Content Curation is definitely a buzzword in today’s marketing world. However, content curation isn’t anything new to us…
- Your uncle or grandfather forwards you jokes (humor curation)
- You may have bus stop or playground gossip circles (local curation)
- Mom calls with the scoop on everything else (family curation)
- We have countless go-to sources online for news and ideas
Why Curation in the first place?
One word: Authority. If you frequently pass along articles and resources on a particular topic, you become a go-to resource, like your mother for family news, and your uncle for side-splitting jokes.
Search engines and social networks will recognize the concentration of your content around certain keywords, meaning your results will outrank people who post about a wide variety of topics.
If the allure of fame, notoriety and the Suggested Users List on social networks is your brand of vodka, then curation should definitely be a big part of your online marketing strategy.
How do I go about curating content?
Well, there are services like Paper.li and Scoop.it, but they’re third parties who may change the rules or be subject to service or API issues. Email newsletters are a fantastic source for curation; however, many people’s inboxes are filled daily with low quality junk mail, so unless you can blow their minds with every issue, you might be intruding on their day.
And personally, I feel that email newsletters are the most consistent way to curate. Email will never die, it’s portable, and is not subject to any restrictions or algorithms from third parties. For that reason, of course, it’s one of the hardest curation channels to do right. I’m not the only one to believe this, check out this insightful article on Copyblogger about email replacing RSS.
Using Google Plus for content curation
Another method for content curation, though, is on Google+. Yes, I realize I said to stay away from third parties and social networks, but if you’re going to go down this road, at least take the one with the “Google+” sign on the corner! Here are two methods to curate content, and why I feel that short of email newsletters, this approach is the way to go:
Dedicated Google+ Pages
A dedicated page on Google+ can work two ways for your content curation. As a curator, you can post and share about your topic of choice all day long. As a page, you can also join communities and share your expertise & resources there as well.
As a consumer, a dedicated “topic” page is a single source for you to read articles and posts about the topic in which you’re interested.
Quick example: I’ve created a page called A Better, Smarter Web Presence, where I only share content that is insightful
and practical about web design, online marketing, etc. That page has various brands and profiles circled who specifically write about, or curate, content about web design, online marketing, etc.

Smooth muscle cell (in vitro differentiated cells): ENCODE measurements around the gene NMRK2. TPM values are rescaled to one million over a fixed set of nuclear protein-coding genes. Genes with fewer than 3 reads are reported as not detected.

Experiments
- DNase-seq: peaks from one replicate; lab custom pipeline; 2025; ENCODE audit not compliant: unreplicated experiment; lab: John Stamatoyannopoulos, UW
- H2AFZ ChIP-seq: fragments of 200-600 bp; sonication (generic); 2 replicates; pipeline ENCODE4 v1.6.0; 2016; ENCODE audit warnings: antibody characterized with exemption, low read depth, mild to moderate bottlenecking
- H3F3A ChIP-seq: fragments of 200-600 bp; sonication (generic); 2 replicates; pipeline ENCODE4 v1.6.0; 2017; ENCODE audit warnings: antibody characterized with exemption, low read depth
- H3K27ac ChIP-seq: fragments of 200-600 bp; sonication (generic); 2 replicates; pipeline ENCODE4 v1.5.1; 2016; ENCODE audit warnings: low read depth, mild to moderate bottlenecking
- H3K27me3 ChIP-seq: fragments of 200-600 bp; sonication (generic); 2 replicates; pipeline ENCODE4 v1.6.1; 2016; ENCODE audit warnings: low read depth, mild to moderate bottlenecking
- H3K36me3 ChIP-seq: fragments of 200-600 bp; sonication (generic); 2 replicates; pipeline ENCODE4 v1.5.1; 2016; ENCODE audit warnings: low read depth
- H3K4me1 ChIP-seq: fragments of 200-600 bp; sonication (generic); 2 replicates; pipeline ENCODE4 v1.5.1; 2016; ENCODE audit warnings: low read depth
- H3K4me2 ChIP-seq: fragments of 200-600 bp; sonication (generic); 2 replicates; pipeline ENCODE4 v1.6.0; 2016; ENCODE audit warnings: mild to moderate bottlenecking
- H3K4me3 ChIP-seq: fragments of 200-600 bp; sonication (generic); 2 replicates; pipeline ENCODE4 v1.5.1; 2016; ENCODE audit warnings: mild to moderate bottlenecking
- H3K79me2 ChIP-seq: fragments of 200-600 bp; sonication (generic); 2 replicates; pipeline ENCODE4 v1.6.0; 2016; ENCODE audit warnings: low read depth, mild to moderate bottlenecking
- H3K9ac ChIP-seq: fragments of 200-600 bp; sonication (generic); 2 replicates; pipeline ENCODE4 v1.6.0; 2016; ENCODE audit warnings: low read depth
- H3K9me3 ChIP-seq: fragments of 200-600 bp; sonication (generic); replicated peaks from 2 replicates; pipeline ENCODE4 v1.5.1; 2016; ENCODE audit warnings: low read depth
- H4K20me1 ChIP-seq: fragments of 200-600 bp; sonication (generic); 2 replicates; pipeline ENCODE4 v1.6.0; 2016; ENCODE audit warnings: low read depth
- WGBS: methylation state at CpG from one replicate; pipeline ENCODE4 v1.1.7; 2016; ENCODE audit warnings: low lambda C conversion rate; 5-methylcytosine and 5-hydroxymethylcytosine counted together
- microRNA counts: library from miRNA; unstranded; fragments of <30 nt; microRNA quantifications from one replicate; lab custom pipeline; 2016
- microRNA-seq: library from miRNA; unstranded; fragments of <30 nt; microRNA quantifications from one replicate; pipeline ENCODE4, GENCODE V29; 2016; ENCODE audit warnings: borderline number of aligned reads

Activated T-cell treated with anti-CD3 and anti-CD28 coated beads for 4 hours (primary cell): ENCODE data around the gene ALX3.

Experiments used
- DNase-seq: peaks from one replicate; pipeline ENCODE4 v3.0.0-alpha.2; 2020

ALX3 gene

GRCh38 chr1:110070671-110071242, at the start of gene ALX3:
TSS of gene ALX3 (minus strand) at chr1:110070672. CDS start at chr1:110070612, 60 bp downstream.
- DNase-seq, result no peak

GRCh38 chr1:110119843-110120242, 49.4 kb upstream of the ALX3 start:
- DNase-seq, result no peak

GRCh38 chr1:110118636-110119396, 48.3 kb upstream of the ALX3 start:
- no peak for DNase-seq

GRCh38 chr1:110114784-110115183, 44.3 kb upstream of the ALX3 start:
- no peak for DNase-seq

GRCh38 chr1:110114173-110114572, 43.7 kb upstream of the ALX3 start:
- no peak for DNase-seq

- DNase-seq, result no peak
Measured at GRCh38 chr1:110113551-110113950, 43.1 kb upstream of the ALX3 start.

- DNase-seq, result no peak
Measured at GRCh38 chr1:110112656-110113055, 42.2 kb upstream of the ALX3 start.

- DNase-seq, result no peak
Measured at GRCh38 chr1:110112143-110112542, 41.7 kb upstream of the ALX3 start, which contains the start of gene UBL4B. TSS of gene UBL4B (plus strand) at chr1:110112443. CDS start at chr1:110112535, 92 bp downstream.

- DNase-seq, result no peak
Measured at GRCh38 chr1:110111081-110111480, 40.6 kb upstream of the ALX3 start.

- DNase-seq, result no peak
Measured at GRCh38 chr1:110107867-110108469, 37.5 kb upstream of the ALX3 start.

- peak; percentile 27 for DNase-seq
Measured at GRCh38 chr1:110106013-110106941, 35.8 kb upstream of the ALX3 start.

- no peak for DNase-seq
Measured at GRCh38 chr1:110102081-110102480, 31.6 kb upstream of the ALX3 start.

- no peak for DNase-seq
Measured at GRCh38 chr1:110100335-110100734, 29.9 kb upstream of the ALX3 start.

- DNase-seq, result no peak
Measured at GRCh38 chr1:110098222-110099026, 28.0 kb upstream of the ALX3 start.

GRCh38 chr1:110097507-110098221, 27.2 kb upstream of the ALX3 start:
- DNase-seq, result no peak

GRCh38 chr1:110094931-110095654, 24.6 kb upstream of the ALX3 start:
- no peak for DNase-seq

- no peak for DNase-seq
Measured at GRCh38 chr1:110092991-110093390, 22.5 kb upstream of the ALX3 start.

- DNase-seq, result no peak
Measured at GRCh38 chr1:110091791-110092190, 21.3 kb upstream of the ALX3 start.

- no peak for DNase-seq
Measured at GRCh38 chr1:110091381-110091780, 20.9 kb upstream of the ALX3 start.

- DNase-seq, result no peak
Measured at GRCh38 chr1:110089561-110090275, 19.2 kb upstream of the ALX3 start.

So, if I want to read up on the latest in web design, online marketing, etc. I simply log into that page and look at the home screen feed. This is far more effective than managing my home feed, or even a circle feed, within my personal profile.
Communities were built as topic-based centers for content. It stands to reason that if you want to build authority about a particular topic, having a targeted community that’s dedicated to a topic is a natural solution.
Quick example: My A Better, Smarter Web Presence Page created a targeted community called Google Plus for Small Business. We’re focusing the content therein specifically on business issues, not general Google+ usage or the latest platform news. The built-in support for notifying members about new topics is fantastic for curation, and the ability for members to share their own content helps take the burden off the curator (and broadens the reach of the community as members recruit their own network).
TIP: My page “owns” the community, which is linked to this website…which means all of the highly-targeted Google+ content that gets posted in it also passes along some ‘SEO juice’ to my site.
Why Google+ makes more sense for curation than other services
As you can see from the examples above, Google+ can be a very powerful tool for curators. Here’s a recap of reasons why you should consider a Page, Community, or both:
- Notifications tell your audience you’ve shared a new post (and if they’ve turned on email notifications for you that’s even better).
- Linking your Page to your website helps pass along some authority and SEO juice about your curation topics.
- You have the ability to write SEO-friendly posts in addition to the content you curate, which is indexed by Google and will help you build authority.
- Followers of your page (or members of your community) are highly-targeted individuals that could help you spread the word about your own content.
Sold yet? Great, now go set up some pages for yourself! Just go to the Pages tab in Google+ and click “Create a page”.